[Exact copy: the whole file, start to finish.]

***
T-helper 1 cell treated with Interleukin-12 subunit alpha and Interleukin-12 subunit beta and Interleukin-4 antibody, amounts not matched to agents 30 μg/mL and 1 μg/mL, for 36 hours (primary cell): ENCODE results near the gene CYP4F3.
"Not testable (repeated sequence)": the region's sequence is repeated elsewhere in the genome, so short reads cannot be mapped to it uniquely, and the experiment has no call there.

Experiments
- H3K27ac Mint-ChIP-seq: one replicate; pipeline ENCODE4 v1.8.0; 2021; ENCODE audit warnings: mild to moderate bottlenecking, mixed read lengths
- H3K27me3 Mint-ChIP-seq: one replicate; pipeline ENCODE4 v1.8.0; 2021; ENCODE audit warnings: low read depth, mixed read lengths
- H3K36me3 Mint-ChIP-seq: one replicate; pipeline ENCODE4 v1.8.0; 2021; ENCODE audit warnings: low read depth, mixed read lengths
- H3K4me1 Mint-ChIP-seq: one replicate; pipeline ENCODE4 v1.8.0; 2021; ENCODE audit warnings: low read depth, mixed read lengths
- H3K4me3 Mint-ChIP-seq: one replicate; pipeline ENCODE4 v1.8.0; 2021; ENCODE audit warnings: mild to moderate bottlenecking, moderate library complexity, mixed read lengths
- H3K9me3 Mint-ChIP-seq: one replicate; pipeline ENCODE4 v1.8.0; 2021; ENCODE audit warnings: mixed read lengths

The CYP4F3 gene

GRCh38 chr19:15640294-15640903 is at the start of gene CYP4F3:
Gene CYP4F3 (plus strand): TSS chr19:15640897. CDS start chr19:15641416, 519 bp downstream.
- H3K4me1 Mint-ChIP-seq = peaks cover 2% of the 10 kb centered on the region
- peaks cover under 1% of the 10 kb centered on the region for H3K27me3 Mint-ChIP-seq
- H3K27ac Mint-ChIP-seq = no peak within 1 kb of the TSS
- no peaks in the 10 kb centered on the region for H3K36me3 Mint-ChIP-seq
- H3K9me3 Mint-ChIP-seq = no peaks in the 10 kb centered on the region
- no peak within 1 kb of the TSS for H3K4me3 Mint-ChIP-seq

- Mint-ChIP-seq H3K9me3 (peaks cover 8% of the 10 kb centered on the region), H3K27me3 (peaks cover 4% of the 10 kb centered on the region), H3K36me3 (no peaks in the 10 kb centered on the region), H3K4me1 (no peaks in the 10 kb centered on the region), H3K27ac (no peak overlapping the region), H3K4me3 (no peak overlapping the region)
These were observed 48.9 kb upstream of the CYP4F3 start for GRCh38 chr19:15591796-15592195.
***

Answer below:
T-helper 1 cell treated with Interleukin-12 subunit alpha and Interleukin-12 subunit beta and Interleukin-4 antibody, amounts not matched to agents 30 μg/mL and 1 μg/mL, for 36 hours (primary cell): ENCODE results near the gene CYP4F3.
"Not testable (repeated sequence)": the region's sequence is repeated elsewhere in the genome, so short reads cannot be mapped to it uniquely, and the experiment has no call there.

Experiments
- H3K27ac Mint-ChIP-seq: one replicate; pipeline ENCODE4 v1.8.0; 2021; ENCODE audit warnings: mild to moderate bottlenecking, mixed read lengths
- H3K27me3 Mint-ChIP-seq: one replicate; pipeline ENCODE4 v1.8.0; 2021; ENCODE audit warnings: low read depth, mixed read lengths
- H3K36me3 Mint-ChIP-seq: one replicate; pipeline ENCODE4 v1.8.0; 2021; ENCODE audit warnings: low read depth, mixed read lengths
- H3K4me1 Mint-ChIP-seq: one replicate; pipeline ENCODE4 v1.8.0; 2021; ENCODE audit warnings: low read depth, mixed read lengths
- H3K4me3 Mint-ChIP-seq: one replicate; pipeline ENCODE4 v1.8.0; 2021; ENCODE audit warnings: mild to moderate bottlenecking, moderate library complexity, mixed read lengths
- H3K9me3 Mint-ChIP-seq: one replicate; pipeline ENCODE4 v1.8.0; 2021; ENCODE audit warnings: mixed read lengths

The CYP4F3 gene

GRCh38 chr19:15640294-15640903 is at the start of gene CYP4F3:
Gene CYP4F3 (plus strand): TSS chr19:15640897. CDS start chr19:15641416, 519 bp downstream.
- H3K4me1 Mint-ChIP-seq = peaks cover 2% of the 10 kb centered on the region
- peaks cover under 1% of the 10 kb centered on the region for H3K27me3 Mint-ChIP-seq
- H3K27ac Mint-ChIP-seq = no peak within 1 kb of the TSS
- no peaks in the 10 kb centered on the region for H3K36me3 Mint-ChIP-seq
- H3K9me3 Mint-ChIP-seq = no peaks in the 10 kb centered on the region
- no peak within 1 kb of the TSS for H3K4me3 Mint-ChIP-seq

- Mint-ChIP-seq H3K9me3 (peaks cover 8% of the 10 kb centered on the region), H3K27me3 (peaks cover 4% of the 10 kb centered on the region), H3K36me3 (no peaks in the 10 kb centered on the region), H3K4me1 (no peaks in the 10 kb centered on the region), H3K27ac (no peak overlapping the region), H3K4me3 (no peak overlapping the region)
These were observed 48.9 kb upstream of the CYP4F3 start for GRCh38 chr19:15591796-15592195.